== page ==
I'm hoping to take the exam in the fall. My question is, does it matter whether I do so in the US or Canada?

I would like to operate the radio at my school in Canada, but I do get the chance to come the US, so I can potentially take the exam there. I'm just wondering if there's any chance the exam is easier in the US or if the license granted in the US is potentially more powerful?

  • $\begingroup$ Do you have a US/ Canadian citizenship? Please include which if any you have. $\endgroup$ – PearsonArtPhoto Aug 27 '14 at 13:56

There are advantages and disadvantages to each.

Do you have citizenship in either country? U.S. citizens are prohibited from transmitting in the U.S. using a foreign license. As well, Canadian citizens are prohibited from transmitting in Canada using a foreign license.

What sort of privileges are you looking for? I don't think there's much difference between the U.S. Technician license and the Canadian Basic license. Both are essentially VHF/UHF and above.

However, if you qualify for the Canadian Basic with Honours license (80% or more on the Basic test), you will have more privileges on HF than the U.S. Technician license does. The Canadian Basic with Honours covers more or less the same frequencies on HF that the U.S. Extra license covers. Power limits are lower, though.

You will need the Canadian Advanced license to set up a repeater in Canada or build your own radios. In the U.S., you can do that with any class of license.

Either way, you will need a local address. The U.S. system allows you to have a call outside your call area (so you could have a vanity KG2 call in the 7 call area); Canada requires that you have a call located in your call area (so you will have to have VE3 / VA3 in Ontario, for instance).

Canadian callsigns are good for life, U.S. callsigns are good for 10 years and then must be renewed (currently free of charge).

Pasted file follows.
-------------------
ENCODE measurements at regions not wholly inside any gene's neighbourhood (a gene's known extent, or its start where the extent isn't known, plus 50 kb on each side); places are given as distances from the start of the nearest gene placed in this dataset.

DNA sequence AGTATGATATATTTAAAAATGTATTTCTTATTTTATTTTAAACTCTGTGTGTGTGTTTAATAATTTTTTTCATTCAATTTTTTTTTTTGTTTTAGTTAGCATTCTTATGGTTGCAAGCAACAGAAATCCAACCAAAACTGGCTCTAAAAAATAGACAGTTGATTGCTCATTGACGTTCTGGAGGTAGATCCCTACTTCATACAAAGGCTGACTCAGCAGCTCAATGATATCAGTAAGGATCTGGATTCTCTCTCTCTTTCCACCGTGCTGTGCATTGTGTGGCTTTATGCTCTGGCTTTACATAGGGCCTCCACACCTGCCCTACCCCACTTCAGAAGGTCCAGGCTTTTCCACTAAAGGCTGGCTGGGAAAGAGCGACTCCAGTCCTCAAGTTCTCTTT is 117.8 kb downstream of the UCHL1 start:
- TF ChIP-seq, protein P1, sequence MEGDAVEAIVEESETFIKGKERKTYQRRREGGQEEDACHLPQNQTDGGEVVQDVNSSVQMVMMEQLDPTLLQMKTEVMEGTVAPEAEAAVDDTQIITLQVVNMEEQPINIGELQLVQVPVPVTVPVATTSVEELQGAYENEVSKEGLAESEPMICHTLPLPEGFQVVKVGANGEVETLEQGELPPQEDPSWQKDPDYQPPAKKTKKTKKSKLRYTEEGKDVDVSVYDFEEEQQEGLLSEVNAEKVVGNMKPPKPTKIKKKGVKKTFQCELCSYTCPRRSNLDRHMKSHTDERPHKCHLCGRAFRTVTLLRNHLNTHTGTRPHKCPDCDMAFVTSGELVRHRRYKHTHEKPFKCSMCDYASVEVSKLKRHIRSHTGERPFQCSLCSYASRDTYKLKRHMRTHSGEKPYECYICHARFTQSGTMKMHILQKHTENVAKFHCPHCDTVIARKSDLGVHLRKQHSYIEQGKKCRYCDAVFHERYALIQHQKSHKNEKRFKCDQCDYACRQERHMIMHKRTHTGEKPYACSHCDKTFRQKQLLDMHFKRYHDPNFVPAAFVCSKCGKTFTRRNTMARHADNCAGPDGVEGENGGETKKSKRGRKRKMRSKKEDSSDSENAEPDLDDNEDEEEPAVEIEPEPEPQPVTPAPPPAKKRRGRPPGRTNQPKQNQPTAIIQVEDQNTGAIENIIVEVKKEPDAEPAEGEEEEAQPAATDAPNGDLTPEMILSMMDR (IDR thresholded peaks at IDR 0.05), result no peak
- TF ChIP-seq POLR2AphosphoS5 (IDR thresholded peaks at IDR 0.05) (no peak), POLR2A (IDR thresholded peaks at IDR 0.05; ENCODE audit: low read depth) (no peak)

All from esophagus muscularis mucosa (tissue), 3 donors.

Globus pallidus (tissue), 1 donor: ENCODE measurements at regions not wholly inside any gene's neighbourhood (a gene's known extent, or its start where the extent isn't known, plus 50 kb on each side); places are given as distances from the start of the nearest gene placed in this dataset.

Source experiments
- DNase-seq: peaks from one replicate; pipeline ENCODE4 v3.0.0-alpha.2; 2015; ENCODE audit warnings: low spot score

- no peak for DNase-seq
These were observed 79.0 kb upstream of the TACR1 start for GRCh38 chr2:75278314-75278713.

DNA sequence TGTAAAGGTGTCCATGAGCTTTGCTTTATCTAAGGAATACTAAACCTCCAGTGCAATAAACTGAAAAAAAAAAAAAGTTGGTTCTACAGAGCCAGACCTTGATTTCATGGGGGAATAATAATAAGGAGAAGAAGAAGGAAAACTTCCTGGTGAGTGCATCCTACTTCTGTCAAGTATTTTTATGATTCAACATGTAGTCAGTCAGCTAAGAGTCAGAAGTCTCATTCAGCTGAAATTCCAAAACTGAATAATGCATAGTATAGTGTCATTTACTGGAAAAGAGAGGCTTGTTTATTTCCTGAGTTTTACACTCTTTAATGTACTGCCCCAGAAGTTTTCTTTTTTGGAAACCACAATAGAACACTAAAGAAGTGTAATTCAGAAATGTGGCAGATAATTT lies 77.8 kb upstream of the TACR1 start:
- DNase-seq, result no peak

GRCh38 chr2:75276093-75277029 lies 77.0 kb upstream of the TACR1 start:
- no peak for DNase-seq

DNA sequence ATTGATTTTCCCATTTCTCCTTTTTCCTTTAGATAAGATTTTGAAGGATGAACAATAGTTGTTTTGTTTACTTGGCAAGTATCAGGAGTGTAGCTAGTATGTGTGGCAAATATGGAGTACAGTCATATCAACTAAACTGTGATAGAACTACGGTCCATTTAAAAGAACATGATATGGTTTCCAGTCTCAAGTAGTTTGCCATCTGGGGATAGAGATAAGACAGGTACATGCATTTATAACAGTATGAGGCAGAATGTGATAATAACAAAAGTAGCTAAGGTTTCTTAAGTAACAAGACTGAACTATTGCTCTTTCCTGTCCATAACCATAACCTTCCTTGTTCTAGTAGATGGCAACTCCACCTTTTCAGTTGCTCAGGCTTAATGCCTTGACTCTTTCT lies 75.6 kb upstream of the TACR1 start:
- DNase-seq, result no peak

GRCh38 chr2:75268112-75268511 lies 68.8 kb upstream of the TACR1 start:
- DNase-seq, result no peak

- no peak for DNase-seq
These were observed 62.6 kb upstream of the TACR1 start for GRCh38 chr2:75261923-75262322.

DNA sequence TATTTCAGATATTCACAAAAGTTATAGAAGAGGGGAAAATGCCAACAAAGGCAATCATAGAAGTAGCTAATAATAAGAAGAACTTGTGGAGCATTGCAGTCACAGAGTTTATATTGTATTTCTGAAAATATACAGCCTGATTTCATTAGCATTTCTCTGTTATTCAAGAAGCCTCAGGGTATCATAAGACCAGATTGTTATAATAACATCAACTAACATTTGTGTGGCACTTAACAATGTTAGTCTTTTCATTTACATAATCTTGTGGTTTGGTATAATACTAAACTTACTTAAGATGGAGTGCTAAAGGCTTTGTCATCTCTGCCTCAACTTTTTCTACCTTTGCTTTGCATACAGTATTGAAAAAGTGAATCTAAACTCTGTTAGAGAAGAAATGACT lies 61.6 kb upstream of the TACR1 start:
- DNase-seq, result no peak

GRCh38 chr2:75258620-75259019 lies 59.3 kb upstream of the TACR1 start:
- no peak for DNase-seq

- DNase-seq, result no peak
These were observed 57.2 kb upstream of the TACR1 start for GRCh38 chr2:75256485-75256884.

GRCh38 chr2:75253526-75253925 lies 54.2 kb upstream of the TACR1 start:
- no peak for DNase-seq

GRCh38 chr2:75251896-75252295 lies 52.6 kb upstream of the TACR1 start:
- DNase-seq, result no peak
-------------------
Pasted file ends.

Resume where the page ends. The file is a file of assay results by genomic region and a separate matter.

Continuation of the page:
The Canadian Basic test is 100 questions from a pool of 960. You need 70% to pass, 80% for Basic with Honours. If you don't get Honours when you first take the test, you can take it again. The Canadian Advanced is 50 questions from a pool of 540. The U.S. Technician is 35 questions from a pool of 420; the U.S. General (which will give you HF) is 35 questions from a pool of 450; the U.S. Extra is 50 questions from a pool of 750. All pools in both the U.S. and Canada are multiple choice.

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    $\begingroup$ Vanity calls in the US are now free. $\endgroup$ – user10489 Aug 19 '18 at 11:15
  • $\begingroup$ Answer is not fully correct ("prohibited from transmitting"): US and Canada have a unique reciprocal operating agreement, see other answers. $\endgroup$ – whiskeychief Sep 12 '18 at 13:45

The ARRL's information may help you:

Foreign amateurs who wish to operate in the US and are not US licensees or citizens may do so in one of three ways:

  • If the country of which you are a citizen and an amateur licensee has entered into a multilateral operating agreement with the US, CEPT or IARP, no additional permit is required -- simply bring your CEPT or IARP documentation when you visit the US. Identify your station by the US call district identifier, such as W3/G1ABC. Use "W" and the number of the FCC call letter district in which you are operating followed by a slash and your home call sign (plus any other CEPT or IARP requirements). Amateurs must be a citizen of the country in which they are licensed. Check these links for a list of the US call districts shown graphically or for a text listing. And make sure to check the current information with the FCC. This is intended for short visits.